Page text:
Continuum Books 33 1/3 series is basically a music nerd’s dream on the page. The idea is simple but effective: one author, one seminal album, one story. Mass native and longtime music critic Michael Fournier’s “Double Nickels on the Dime” tackles the widely influential punk band, The Minutemen.
So who is this book for, die hard Minutemen fans only, or would music fans in general find something of interest?
The Minutemen were huge music fans, and thought they were wearing their hearts on their sleeves. In their eyes, the references they made in their music were obvious homages to their influences, but in practice were so wrapped in code and specifics that the humor largely went over the heads of their fanbase. I think music fans speak in their own vernacular — I know me and my friends do, especially on Monday nights when we get together to geek out. Minutemen fans will dig my book, but the common threads of friendship and secret languages/histories will make it fun to read for any fan of music.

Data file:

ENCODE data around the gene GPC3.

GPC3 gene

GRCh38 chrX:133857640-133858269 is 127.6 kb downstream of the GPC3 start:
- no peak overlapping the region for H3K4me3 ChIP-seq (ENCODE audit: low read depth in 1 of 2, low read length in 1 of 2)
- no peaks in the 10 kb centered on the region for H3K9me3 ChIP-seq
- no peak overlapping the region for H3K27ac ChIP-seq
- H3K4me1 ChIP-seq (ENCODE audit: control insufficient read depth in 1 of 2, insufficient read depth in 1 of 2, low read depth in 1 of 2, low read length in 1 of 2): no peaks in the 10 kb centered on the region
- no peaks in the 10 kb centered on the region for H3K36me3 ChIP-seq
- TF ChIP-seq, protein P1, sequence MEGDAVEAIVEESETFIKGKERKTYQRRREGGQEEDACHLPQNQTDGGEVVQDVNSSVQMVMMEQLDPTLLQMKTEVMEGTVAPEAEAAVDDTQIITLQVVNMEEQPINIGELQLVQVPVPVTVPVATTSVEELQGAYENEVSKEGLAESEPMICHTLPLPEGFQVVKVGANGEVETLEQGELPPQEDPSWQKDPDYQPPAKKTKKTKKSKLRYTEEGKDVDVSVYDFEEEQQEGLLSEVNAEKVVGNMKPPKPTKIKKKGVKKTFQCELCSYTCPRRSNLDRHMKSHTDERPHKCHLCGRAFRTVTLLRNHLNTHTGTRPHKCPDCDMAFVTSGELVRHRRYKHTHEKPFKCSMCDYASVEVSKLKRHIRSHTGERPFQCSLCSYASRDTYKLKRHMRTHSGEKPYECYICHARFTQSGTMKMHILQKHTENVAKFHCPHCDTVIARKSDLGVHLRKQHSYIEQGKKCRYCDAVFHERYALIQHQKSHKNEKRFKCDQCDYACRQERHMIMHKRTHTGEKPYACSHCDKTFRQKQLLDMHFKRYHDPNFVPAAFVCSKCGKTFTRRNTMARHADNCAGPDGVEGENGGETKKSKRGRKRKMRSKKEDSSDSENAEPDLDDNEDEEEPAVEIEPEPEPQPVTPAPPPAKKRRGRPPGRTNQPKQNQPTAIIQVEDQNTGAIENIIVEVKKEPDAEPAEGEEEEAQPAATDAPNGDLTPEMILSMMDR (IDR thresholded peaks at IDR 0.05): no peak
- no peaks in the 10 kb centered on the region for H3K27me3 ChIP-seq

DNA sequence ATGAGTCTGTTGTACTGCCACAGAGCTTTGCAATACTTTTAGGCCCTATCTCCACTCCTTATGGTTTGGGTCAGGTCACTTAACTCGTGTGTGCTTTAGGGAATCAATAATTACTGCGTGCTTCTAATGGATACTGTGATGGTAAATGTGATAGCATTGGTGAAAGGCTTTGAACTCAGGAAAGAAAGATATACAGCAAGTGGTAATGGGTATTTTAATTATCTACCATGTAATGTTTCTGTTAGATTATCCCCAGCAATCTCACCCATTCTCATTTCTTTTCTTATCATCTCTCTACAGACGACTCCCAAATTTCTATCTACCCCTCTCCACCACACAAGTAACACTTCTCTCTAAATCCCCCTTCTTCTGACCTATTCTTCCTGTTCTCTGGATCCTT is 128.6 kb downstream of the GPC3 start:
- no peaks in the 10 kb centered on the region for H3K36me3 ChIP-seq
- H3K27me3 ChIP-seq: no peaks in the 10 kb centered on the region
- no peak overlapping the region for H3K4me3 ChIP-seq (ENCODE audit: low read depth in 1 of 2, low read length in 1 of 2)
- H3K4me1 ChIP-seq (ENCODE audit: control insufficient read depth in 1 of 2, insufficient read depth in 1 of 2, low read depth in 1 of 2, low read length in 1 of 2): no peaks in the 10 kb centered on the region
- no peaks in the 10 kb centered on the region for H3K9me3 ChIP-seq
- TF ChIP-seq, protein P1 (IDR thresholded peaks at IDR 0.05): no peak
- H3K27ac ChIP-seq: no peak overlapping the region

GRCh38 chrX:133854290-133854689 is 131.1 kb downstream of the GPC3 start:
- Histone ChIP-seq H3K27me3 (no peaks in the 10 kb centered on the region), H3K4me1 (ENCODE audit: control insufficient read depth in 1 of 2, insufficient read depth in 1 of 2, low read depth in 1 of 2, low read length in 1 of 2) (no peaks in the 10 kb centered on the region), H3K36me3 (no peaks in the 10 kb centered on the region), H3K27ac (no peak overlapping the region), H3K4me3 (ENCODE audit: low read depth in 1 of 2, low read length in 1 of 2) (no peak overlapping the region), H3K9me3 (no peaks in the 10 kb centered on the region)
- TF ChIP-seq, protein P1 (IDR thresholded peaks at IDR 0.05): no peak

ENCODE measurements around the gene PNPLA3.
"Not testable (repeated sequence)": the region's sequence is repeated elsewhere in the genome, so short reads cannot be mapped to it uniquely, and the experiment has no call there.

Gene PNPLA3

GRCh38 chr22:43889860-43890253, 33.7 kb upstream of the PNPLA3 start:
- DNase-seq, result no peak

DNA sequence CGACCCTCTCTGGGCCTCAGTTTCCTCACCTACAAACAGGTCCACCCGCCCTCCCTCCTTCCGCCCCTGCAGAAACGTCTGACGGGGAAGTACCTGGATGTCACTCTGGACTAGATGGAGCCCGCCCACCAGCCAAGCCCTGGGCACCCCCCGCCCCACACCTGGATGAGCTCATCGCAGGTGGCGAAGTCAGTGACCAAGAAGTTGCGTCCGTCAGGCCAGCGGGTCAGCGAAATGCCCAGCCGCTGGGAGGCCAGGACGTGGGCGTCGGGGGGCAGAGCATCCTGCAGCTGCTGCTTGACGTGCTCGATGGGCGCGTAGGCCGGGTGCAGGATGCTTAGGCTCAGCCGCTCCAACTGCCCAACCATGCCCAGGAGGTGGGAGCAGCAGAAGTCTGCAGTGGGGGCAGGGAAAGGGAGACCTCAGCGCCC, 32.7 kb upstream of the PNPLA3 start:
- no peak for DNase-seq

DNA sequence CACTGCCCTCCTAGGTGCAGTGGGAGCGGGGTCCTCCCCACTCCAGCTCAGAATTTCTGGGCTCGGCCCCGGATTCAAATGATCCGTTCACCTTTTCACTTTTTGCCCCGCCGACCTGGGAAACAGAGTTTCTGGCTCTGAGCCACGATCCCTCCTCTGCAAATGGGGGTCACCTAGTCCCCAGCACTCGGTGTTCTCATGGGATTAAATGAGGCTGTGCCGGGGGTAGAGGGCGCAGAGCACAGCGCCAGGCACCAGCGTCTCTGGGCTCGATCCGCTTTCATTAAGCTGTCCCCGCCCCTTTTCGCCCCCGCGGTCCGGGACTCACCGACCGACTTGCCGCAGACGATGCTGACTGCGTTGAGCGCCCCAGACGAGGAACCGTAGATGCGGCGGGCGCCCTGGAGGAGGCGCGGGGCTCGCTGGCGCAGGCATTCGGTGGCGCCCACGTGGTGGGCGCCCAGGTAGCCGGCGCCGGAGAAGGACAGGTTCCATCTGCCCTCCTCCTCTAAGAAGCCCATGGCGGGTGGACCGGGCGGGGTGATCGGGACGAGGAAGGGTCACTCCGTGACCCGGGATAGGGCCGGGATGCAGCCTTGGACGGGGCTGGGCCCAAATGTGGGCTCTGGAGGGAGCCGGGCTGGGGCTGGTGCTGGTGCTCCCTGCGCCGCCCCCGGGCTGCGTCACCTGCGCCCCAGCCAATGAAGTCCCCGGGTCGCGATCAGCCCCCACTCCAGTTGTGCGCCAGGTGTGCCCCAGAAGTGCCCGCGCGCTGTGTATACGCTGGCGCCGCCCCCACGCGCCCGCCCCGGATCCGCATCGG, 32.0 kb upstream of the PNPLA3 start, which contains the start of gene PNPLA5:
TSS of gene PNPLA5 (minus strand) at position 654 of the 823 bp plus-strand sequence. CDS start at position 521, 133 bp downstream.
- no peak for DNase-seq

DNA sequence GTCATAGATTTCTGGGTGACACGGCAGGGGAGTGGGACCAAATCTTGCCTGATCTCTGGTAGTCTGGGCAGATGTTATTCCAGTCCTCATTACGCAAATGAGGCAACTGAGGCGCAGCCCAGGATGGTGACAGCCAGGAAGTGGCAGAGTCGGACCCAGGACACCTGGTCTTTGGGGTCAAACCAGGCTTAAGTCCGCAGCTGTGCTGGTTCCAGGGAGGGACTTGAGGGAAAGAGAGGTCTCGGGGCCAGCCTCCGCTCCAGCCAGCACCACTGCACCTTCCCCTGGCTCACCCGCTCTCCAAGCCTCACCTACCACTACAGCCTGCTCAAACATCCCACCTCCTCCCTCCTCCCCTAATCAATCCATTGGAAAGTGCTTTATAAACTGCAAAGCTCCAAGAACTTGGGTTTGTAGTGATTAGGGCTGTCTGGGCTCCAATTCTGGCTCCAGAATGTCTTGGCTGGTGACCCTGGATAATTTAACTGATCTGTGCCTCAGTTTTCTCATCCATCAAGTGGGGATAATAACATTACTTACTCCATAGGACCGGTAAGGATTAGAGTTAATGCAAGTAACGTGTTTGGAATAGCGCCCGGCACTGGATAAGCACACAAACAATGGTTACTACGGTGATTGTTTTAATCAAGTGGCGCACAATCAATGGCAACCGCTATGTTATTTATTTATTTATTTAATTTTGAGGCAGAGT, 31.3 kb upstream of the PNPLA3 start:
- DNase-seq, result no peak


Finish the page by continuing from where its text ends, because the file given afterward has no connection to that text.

Who is the Minutemen fan anyway?
I didn’t have any idea before I went out on tour. I’m in Seattle right now, a few hours before me last West Coast reading, and I’m still not able to pigeonhole the band’s fanbase. There have been teenagers, beatniks, peaceniks, hippies, punks, skaters and academics at my readings.
You started out publishing your own zines in New Hampshire. Have blogs watered down the medium now that it’s so easy to foist your opinions on the world?
Blogs can be a lot of fun, but they’ll never have the artifact status that zines do. It still blows my mind when I look at back issues of Forced Exposure and see which records were coming out in the fall of ‘84, you know?
Speaking of blogs, on yours you mention you’ve reviewed every album you own in alphabetical order. Are you some kind of masochist?
I didn’t think I was until I got to the 40-plus Jandek albums in my collection.
Have you read many of the other 33 1/3 series books? Have a favorite?
I’ve read a bunch. I enjoyed the one about the MC5’s “Kick Out The Jams” album, and thought that the Radiohead installment was beamed in from another planet (in a good way). I’m looking forward to reading the new Captain Beefheart and PJ Harvey volumes. The forthcoming Public Enemy book is gonna be awesome --it will detail every sample used on “Nation Of Millions.” Dorks ahoy!
You teach a “history of punk rock” course at Tufts. What is that like?
My course, like the Minutemen, emphasizes that punk is whatever we make it to be (except punk never has midterms or paper assignments).
Originally published in the Boston Metro.